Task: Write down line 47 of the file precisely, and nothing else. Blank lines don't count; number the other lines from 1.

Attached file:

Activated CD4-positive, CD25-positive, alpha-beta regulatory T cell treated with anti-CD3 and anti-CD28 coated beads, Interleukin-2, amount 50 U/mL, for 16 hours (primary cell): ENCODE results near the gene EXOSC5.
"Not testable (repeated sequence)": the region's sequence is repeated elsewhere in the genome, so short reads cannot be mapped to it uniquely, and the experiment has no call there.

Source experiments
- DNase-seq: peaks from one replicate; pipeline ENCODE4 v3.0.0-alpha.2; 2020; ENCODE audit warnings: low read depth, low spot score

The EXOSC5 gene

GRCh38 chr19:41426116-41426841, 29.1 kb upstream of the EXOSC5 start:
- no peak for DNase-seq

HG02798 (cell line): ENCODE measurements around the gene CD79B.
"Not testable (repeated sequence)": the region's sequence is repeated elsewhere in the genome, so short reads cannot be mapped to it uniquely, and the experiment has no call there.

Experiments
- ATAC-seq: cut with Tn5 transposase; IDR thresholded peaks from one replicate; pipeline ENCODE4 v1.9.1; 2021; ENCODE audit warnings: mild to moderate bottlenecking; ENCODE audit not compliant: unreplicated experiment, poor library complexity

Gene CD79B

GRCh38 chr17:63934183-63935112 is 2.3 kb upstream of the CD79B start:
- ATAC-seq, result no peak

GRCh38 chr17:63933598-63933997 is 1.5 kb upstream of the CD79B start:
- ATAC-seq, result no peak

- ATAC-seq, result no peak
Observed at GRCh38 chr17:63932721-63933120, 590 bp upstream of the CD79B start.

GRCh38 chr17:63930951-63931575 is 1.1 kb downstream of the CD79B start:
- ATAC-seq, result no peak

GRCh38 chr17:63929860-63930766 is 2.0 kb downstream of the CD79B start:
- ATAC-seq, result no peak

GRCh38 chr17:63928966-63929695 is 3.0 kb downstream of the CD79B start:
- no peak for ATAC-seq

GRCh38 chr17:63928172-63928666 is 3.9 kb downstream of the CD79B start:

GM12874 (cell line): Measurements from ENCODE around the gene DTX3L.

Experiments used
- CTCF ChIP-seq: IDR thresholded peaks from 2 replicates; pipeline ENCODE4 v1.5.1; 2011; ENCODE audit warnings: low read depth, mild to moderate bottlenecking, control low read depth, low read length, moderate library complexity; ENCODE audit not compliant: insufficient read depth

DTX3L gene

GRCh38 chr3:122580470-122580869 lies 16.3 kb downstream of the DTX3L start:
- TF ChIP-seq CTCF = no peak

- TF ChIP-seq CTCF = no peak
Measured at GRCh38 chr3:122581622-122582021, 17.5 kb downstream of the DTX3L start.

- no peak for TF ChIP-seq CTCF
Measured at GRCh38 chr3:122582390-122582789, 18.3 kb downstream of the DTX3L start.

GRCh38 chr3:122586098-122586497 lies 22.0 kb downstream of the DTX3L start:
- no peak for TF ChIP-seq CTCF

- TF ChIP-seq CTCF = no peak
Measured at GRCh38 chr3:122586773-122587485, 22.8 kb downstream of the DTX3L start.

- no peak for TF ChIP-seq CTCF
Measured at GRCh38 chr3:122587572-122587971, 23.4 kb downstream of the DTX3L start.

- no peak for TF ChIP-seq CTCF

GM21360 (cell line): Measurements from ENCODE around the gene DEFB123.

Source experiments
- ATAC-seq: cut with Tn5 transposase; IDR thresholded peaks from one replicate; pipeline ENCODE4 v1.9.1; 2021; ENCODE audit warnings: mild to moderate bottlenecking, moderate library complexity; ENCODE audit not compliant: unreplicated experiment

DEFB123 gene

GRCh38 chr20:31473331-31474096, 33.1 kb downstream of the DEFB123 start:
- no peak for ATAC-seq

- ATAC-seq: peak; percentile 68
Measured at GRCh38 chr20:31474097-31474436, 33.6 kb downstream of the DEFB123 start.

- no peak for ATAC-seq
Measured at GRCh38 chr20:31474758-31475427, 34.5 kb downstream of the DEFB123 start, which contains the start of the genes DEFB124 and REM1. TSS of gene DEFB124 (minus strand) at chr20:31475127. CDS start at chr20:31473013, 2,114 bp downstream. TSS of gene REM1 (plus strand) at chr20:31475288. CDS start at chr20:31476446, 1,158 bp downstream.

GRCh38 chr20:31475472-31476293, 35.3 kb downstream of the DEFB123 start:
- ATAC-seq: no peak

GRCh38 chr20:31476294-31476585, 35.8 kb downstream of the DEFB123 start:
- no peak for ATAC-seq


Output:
GRCh38 chr20:31473331-31474096, 33.1 kb downstream of the DEFB123 start: